After Dangling Climate Carrots, Biden’s EPA Brings The Sticks

New regulations at the Environmental Protection Agency aim to set requirements so tough, power plants turn to carbon capture and carmakers roll out more EVs.

Eight months ago, President Joe Biden signed into law one of the biggest clean-energy spending packages the world has ever seen, dangling hundreds of billions of dollars in carbon-cutting carrots for everything from zero-carbon power stations and electric vehicles to lithium mining and hydrogen fuel pipelines.

Now comes the stick. Earlier this month, the Environmental Protection Agency proposed the nation’s strictest standards ever on tailpipe pollution from new cars and trucks sold starting in 2027, giving automakers the option to comply by simply manufacturing more electric vehicles.

Next, the agency is expected to outline an even bigger regulatory step: the United States’ first major controls on greenhouse gases from power plants.

The two regulations would work in tandem to slash overall emissions in the world’s largest economy. While federal data shows that a typical internal combustion engine vehicle emits nearly five times as much carbon per year from its tailpipe, the coal and gas it takes to charge an electric car still produce greenhouse gas ― meaning the decarbonization gambit only works if the U.S.’s nearly 12,000 utility-scale generating stations stop using unabated fossil fuels. Of the more than 3,400 power plants in the U.S. that only burn fossil fuels, fewer than 20 currently capture their emissions.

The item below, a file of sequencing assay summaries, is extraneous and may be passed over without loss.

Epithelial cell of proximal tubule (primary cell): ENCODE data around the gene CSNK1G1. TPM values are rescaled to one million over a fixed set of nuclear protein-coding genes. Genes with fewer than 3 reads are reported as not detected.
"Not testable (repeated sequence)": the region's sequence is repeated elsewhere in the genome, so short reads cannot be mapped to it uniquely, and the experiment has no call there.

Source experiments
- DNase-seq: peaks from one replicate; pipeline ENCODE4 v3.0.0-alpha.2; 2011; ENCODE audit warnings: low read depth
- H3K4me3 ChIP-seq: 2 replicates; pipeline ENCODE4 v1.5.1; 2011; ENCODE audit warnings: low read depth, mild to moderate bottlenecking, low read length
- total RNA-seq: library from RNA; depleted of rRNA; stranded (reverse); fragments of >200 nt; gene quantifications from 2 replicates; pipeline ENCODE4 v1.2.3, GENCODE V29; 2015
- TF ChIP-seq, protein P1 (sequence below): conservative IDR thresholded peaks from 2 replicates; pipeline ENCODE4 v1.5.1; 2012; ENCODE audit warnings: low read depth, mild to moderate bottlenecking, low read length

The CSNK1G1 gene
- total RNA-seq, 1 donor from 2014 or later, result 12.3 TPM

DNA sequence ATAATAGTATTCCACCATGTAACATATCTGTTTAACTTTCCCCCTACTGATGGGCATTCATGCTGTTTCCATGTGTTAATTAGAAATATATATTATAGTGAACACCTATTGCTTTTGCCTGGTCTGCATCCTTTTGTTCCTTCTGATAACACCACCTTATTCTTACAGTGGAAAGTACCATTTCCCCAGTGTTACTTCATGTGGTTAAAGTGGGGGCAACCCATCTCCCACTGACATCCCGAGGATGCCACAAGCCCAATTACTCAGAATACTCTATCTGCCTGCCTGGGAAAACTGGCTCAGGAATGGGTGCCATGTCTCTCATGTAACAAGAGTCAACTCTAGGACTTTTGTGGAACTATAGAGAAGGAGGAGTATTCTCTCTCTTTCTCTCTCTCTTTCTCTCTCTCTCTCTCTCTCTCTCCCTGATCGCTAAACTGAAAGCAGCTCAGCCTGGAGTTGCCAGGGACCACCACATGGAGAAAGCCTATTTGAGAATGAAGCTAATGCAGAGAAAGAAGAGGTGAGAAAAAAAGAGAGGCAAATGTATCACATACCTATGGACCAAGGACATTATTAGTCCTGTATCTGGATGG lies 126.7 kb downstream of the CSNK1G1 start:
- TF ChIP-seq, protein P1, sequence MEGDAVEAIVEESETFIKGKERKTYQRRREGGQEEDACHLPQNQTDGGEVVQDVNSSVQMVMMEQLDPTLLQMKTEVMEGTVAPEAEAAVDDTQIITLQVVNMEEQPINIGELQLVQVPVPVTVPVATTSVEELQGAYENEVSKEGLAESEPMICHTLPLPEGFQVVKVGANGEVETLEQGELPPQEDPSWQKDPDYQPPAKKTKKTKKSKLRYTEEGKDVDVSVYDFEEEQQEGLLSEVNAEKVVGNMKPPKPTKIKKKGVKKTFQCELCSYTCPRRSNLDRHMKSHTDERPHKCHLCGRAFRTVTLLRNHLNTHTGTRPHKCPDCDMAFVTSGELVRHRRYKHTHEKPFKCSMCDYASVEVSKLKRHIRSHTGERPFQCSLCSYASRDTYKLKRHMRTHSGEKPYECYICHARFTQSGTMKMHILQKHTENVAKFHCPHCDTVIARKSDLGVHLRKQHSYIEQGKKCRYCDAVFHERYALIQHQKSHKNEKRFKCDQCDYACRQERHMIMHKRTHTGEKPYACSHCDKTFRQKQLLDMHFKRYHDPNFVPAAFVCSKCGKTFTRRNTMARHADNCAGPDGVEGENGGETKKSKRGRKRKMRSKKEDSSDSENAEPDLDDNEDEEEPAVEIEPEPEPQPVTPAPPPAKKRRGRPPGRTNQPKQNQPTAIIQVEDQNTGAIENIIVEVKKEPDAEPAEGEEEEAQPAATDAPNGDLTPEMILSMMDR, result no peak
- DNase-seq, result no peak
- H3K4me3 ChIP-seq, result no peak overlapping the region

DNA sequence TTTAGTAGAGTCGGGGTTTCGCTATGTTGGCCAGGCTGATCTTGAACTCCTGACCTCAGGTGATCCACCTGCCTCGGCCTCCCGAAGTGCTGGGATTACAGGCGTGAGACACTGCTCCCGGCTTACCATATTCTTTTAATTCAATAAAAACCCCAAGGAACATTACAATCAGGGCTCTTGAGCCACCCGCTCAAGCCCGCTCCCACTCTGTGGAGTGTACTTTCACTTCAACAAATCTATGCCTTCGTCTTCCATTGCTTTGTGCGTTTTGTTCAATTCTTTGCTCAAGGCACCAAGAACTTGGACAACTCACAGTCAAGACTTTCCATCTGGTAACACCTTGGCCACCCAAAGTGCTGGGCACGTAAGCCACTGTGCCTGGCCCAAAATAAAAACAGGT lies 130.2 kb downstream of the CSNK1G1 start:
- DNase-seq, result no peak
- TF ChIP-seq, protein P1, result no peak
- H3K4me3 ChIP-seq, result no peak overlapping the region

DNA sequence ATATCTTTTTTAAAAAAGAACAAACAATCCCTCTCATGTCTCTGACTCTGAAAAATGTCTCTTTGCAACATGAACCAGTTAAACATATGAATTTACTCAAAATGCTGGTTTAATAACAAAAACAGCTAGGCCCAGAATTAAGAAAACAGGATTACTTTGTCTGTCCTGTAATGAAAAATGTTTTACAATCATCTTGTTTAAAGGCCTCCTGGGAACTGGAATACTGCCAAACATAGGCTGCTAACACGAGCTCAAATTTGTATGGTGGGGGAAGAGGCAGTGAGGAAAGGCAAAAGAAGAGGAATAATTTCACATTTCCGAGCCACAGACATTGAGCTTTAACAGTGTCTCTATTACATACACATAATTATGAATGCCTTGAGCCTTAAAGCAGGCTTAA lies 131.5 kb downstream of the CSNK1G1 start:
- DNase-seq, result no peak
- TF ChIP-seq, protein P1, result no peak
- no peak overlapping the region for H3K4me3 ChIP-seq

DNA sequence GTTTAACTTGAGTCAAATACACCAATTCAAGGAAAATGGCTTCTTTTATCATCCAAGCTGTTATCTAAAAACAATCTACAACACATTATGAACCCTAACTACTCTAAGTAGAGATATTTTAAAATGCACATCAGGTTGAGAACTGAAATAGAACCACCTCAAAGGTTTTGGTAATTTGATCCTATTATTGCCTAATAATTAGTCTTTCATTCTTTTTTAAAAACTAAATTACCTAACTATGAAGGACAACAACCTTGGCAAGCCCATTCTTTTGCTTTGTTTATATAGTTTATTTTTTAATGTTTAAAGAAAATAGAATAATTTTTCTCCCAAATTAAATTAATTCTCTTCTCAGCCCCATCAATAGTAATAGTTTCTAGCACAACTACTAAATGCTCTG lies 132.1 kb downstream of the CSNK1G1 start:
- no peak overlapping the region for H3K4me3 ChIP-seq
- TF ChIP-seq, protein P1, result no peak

The proposal ― details of which The New York Times and The Washington Post published last week ― will likely set standards so tough that new or existing gas and coal-burning stations would need to either equip smokestacks with costly technology to capture carbon dioxide before it enters the atmosphere, or, in the case of gas plants, to swap methane fuel for hydrogen, which emits no carbon when burned. The other option would be to shut down.

The EPA told HuffPost it would release the regulation as early as next week.

President Joe Biden talks to Environmental Protection Agency Administrator Michael Regan in the Rose Garden of the White House, April 21.
President Joe Biden talks to Environmental Protection Agency Administrator Michael Regan in the Rose Garden of the White House, April 21.
Drew Angerer via Getty Images

Enacting any federal regulation takes months of hearings and public comments, but this rulemaking could be among the Biden administration’s most contentious, and would likely trigger legal challenges from Republican states.

Fossil fuels ― primarily methane gas and coal ― produced over 60% of U.S. electricity last year and a quarter of its greenhouse gas pollution, making them the second-largest source of such pollution after automobiles. States’ varying systems of regulating power plants, with an even more diverse array of laws to cut carbon emissions, have created a Balkanized American grid system, with some states still heavily dependent on coal while others generate much of their power from gas, solar and wind.

But the trio of laws Biden signed in his first two years as president, the bipartisan Infrastructure Investment and Jobs Act and the CHIPS and Science Act, directed billions in U.S. support for building power lines, restoring existing nuclear power plants and manufacturing microchips in the U.S. The Inflation Reduction Act, which Democrats passed in a narrow party-line vote last summer, was the biggest yet, with nearly $400 billion in tax credit for zero-carbon electricity and electric vehicles.